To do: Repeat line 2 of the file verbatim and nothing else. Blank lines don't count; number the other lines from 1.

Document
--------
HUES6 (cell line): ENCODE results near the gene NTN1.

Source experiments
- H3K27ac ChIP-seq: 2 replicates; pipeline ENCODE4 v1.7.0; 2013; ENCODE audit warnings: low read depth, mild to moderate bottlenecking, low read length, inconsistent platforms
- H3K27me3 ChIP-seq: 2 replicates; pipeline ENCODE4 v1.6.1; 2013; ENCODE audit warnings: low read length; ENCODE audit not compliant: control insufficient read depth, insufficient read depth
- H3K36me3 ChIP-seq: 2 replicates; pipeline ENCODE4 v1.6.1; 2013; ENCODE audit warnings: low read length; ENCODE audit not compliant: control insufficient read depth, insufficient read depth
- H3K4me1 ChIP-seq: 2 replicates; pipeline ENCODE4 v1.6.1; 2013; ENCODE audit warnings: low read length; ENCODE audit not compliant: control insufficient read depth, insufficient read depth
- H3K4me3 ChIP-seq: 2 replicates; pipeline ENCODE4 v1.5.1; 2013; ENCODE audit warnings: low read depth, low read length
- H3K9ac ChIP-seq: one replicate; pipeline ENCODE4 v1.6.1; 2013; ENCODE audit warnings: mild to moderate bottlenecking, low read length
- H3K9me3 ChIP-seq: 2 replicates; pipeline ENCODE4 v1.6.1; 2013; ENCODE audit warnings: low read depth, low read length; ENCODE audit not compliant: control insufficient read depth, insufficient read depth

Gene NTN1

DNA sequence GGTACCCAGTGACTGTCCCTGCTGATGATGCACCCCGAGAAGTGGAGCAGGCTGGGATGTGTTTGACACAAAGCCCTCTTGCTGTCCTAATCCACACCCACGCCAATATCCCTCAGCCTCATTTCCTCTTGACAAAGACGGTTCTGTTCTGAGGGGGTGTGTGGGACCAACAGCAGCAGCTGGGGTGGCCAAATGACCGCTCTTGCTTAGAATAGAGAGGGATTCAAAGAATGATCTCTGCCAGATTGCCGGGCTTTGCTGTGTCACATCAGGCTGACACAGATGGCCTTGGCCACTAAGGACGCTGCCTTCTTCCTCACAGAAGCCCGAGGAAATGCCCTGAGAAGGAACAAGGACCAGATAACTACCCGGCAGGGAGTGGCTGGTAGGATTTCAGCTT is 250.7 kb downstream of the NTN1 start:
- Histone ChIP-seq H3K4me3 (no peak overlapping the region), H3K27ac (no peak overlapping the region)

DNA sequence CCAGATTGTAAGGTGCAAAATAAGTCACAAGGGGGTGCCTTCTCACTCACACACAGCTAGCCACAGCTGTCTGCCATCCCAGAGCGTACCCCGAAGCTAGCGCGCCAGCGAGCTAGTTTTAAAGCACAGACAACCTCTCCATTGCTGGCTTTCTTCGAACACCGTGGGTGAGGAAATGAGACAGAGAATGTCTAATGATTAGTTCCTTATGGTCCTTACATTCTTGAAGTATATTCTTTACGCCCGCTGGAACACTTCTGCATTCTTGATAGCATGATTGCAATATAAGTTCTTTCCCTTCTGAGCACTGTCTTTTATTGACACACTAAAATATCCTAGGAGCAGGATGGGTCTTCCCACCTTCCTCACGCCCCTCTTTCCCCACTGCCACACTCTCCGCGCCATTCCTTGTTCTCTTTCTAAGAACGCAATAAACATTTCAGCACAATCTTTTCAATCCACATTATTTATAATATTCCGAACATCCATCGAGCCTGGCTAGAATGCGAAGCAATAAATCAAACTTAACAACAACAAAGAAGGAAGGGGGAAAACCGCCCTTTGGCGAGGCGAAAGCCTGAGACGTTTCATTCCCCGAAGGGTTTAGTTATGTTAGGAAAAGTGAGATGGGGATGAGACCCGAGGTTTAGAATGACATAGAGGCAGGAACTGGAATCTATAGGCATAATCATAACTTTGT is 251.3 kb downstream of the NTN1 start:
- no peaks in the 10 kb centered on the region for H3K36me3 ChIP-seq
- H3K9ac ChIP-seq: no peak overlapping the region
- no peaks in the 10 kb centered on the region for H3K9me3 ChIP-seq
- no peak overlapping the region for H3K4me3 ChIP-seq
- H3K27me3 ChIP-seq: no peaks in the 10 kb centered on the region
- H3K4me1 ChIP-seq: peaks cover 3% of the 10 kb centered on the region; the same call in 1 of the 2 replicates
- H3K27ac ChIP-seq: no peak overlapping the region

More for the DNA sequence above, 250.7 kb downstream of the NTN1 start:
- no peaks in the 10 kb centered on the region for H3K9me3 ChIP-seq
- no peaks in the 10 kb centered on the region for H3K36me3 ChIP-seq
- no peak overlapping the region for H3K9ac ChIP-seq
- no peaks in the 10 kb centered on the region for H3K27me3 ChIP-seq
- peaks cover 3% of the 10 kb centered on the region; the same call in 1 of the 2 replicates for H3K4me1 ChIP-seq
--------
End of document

Source experiments